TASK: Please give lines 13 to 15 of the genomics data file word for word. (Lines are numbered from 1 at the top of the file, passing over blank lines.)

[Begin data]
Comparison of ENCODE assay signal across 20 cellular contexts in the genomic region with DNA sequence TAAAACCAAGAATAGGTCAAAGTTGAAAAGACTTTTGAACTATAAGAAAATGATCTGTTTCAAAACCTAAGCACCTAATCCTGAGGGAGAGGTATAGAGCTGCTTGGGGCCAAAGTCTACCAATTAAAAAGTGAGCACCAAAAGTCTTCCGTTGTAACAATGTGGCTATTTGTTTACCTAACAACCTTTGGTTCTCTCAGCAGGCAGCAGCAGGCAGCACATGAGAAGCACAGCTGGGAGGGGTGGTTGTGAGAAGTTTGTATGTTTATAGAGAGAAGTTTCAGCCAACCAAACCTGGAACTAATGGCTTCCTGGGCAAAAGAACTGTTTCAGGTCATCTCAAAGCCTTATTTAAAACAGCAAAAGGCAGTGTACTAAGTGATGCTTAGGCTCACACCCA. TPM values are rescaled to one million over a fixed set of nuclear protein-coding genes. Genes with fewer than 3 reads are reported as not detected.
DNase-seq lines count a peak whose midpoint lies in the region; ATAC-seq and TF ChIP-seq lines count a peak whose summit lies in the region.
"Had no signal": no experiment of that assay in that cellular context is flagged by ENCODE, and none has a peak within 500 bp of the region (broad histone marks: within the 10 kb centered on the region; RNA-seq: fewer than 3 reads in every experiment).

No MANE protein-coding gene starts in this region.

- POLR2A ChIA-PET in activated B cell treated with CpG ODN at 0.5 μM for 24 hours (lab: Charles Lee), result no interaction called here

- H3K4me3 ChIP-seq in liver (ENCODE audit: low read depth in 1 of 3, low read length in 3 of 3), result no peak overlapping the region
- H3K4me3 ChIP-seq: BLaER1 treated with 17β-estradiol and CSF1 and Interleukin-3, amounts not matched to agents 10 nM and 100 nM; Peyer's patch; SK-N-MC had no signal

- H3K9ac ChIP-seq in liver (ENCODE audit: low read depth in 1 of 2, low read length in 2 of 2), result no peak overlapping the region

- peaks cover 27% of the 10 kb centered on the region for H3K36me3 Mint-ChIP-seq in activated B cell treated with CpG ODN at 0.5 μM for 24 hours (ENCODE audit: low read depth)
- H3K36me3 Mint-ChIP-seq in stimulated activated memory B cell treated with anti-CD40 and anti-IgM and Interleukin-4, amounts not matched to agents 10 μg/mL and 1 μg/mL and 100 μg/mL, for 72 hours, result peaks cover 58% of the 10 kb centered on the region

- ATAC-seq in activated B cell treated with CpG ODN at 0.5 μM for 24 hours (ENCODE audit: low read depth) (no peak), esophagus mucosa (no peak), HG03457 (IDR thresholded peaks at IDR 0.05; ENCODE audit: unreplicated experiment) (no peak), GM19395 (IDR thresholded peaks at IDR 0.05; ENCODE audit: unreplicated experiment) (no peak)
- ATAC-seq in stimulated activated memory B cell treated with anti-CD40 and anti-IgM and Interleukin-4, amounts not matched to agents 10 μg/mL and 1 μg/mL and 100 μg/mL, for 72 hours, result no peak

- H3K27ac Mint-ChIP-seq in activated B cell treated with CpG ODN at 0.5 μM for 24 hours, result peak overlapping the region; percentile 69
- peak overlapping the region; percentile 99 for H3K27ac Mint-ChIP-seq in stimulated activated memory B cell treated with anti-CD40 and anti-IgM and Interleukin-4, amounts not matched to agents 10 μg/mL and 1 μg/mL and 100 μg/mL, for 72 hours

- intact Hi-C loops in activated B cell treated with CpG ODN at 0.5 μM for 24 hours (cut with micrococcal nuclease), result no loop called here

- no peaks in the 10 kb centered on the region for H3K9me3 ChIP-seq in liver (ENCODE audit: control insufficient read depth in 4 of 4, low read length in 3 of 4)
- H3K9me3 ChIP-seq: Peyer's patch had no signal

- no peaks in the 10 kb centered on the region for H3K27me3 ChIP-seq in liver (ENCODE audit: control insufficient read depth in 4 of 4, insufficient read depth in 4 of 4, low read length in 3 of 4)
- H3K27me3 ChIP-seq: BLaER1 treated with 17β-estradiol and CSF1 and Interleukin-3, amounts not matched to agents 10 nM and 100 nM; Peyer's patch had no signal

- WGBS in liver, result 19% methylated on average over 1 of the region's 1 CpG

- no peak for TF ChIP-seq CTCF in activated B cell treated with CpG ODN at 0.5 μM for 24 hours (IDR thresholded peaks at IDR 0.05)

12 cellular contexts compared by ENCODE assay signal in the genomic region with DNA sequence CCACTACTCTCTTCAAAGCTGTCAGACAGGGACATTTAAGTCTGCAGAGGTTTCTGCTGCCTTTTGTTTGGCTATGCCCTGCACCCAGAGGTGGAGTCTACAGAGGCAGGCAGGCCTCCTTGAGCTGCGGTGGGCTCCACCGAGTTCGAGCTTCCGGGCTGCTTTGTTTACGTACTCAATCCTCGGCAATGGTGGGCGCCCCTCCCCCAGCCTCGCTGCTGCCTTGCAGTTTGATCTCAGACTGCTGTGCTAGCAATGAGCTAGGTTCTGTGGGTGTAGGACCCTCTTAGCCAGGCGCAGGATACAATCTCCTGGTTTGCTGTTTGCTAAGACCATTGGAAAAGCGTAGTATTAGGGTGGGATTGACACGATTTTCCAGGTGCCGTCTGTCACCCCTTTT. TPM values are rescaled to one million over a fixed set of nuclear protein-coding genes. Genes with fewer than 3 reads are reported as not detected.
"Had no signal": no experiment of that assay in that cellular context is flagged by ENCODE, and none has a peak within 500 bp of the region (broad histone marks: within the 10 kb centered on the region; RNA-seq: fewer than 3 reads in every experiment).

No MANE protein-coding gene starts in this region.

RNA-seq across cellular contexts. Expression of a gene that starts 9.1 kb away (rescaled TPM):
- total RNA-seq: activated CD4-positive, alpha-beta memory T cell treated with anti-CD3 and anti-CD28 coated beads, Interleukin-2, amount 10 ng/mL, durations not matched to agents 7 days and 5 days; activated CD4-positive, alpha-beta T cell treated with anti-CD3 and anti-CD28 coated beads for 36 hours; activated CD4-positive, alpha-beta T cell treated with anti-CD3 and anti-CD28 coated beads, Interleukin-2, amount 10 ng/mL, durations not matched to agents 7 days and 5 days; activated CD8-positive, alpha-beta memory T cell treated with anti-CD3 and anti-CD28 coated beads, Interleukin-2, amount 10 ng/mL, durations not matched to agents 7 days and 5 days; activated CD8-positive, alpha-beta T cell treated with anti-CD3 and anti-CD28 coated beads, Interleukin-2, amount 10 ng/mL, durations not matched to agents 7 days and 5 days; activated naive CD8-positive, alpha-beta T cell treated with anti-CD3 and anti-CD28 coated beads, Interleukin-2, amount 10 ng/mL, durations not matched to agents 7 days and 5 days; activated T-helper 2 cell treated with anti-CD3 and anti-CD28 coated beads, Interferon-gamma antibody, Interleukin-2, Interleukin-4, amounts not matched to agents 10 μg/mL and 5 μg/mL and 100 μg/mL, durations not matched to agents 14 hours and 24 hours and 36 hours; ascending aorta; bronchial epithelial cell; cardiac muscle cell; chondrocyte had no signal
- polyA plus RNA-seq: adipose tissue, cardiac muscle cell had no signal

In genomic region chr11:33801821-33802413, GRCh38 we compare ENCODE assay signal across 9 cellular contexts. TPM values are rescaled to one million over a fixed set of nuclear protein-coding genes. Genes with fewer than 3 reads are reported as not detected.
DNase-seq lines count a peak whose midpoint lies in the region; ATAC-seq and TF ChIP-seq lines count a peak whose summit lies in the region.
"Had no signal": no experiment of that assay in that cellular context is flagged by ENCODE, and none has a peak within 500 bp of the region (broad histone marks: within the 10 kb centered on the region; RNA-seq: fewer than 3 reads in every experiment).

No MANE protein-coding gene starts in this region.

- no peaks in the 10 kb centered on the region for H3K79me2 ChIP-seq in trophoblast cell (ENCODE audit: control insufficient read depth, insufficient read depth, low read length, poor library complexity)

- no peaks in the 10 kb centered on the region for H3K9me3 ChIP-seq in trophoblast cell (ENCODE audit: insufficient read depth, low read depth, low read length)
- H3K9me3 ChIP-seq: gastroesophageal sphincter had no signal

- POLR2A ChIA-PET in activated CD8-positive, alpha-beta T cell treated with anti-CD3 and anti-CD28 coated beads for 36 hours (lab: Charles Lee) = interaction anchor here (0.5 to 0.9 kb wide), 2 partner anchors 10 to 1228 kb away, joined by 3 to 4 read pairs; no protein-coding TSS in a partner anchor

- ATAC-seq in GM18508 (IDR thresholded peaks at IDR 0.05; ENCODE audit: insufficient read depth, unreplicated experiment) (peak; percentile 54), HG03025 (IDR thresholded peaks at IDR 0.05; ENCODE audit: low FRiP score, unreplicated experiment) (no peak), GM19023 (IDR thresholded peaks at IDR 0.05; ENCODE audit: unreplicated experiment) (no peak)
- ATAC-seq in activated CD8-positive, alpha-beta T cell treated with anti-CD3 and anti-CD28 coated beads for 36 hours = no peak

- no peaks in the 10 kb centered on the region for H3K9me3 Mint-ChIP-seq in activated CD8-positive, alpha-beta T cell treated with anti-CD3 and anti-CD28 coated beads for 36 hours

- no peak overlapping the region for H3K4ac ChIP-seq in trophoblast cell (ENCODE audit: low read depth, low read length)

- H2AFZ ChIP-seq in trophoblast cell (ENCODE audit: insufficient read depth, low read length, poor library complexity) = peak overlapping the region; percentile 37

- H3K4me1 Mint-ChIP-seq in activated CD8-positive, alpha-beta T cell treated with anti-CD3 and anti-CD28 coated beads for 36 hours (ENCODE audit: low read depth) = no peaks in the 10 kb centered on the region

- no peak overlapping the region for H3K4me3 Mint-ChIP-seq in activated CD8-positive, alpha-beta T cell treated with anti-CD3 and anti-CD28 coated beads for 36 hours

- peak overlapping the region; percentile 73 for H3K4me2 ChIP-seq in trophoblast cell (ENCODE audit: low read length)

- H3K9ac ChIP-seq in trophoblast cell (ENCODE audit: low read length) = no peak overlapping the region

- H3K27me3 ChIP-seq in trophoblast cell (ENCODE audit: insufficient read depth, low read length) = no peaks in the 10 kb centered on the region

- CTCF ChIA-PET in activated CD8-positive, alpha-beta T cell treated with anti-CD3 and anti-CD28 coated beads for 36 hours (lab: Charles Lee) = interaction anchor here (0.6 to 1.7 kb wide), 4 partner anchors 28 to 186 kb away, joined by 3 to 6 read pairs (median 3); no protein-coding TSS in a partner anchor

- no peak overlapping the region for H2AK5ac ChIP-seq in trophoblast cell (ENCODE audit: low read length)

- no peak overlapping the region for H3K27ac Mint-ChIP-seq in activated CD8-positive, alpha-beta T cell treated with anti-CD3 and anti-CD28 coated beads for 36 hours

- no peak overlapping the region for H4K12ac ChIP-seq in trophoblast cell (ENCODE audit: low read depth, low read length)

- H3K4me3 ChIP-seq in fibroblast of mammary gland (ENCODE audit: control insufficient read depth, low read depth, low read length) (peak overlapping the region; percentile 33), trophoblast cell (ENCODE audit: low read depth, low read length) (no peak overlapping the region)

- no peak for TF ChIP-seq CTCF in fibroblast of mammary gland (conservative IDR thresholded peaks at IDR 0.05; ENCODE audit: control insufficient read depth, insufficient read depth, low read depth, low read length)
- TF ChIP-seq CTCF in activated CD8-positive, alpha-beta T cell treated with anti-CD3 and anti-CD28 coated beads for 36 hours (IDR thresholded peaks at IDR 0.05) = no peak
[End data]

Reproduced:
- H3K27ac Mint-ChIP-seq in activated B cell treated with CpG ODN at 0.5 μM for 24 hours, result peak overlapping the region; percentile 69
- peak overlapping the region; percentile 99 for H3K27ac Mint-ChIP-seq in stimulated activated memory B cell treated with anti-CD40 and anti-IgM and Interleukin-4, amounts not matched to agents 10 μg/mL and 1 μg/mL and 100 μg/mL, for 72 hours

- intact Hi-C loops in activated B cell treated with CpG ODN at 0.5 μM for 24 hours (cut with micrococcal nuclease), result no loop called here